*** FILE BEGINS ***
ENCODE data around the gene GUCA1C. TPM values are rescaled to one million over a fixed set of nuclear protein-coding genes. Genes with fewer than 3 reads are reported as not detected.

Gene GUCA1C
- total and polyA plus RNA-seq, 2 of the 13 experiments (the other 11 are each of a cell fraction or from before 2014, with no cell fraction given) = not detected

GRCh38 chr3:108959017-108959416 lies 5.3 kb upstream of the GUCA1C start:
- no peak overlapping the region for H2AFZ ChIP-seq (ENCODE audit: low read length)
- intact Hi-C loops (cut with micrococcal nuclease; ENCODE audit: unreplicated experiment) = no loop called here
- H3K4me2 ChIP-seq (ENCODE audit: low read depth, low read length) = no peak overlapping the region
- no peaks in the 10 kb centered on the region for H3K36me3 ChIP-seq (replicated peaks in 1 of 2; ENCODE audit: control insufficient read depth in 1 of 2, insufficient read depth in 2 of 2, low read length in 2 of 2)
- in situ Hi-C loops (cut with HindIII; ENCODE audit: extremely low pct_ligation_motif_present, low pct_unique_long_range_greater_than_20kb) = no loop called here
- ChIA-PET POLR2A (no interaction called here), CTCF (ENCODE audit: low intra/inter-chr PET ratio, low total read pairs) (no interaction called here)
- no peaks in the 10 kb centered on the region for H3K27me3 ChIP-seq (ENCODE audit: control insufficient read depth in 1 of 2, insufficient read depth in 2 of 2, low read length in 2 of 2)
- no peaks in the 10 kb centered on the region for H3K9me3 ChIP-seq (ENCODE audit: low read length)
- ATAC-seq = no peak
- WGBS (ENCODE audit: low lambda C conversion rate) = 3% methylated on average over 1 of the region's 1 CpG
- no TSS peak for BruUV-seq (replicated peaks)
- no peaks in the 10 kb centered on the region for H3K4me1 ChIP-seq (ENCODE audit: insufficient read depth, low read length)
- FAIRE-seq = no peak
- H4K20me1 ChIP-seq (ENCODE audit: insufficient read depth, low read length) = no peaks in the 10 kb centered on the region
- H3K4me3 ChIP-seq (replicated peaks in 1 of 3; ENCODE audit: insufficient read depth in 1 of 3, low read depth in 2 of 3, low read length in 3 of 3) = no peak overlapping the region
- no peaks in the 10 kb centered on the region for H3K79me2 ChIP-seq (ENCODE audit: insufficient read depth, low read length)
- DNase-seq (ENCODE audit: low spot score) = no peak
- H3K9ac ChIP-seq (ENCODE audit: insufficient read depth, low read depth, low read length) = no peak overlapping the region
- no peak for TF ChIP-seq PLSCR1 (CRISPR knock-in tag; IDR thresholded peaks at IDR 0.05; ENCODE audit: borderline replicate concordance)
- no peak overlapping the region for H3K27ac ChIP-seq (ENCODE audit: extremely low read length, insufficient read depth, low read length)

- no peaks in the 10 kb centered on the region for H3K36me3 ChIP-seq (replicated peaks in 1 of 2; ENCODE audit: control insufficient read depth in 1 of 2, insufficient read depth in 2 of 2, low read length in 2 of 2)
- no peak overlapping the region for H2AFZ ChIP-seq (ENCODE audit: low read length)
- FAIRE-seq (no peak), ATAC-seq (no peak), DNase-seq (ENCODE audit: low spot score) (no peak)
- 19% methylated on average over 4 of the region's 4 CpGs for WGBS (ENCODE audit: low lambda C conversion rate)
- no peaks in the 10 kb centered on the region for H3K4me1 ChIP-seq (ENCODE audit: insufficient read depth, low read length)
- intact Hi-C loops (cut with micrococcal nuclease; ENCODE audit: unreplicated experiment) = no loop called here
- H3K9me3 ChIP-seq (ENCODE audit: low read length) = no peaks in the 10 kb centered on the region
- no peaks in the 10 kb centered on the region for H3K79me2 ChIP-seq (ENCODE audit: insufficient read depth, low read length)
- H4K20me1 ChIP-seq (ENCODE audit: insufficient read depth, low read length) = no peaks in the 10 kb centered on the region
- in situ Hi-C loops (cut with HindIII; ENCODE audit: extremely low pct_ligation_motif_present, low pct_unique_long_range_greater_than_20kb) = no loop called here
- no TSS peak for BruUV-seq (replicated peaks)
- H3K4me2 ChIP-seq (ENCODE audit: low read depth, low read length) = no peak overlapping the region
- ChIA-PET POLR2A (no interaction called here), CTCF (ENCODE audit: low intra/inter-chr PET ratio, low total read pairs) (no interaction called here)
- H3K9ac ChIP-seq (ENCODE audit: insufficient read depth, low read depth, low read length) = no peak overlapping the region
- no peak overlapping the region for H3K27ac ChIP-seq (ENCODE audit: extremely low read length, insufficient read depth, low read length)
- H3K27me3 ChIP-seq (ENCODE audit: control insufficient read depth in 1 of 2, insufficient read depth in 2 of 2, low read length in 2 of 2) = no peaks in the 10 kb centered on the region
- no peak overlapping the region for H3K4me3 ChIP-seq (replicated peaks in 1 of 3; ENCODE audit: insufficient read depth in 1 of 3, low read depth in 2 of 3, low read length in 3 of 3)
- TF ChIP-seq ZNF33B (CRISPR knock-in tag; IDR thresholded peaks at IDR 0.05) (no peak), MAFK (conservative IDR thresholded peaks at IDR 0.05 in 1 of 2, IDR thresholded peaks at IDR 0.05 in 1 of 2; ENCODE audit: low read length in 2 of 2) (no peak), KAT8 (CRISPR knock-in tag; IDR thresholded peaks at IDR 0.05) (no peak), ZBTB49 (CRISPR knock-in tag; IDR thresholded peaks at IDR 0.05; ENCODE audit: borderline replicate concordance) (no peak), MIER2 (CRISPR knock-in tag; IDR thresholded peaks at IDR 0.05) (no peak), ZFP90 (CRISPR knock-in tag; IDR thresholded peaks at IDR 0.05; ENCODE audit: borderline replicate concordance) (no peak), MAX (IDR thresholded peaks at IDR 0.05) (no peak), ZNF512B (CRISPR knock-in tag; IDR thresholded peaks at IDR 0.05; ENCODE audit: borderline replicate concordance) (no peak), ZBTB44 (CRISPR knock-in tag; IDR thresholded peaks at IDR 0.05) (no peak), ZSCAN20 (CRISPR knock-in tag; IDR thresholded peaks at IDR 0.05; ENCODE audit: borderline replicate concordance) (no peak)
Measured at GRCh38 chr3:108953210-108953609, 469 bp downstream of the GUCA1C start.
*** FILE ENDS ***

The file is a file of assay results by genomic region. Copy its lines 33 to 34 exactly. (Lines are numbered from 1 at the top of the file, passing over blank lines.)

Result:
- H4K20me1 ChIP-seq (ENCODE audit: insufficient read depth, low read length) = no peaks in the 10 kb centered on the region
- in situ Hi-C loops (cut with HindIII; ENCODE audit: extremely low pct_ligation_motif_present, low pct_unique_long_range_greater_than_20kb) = no loop called here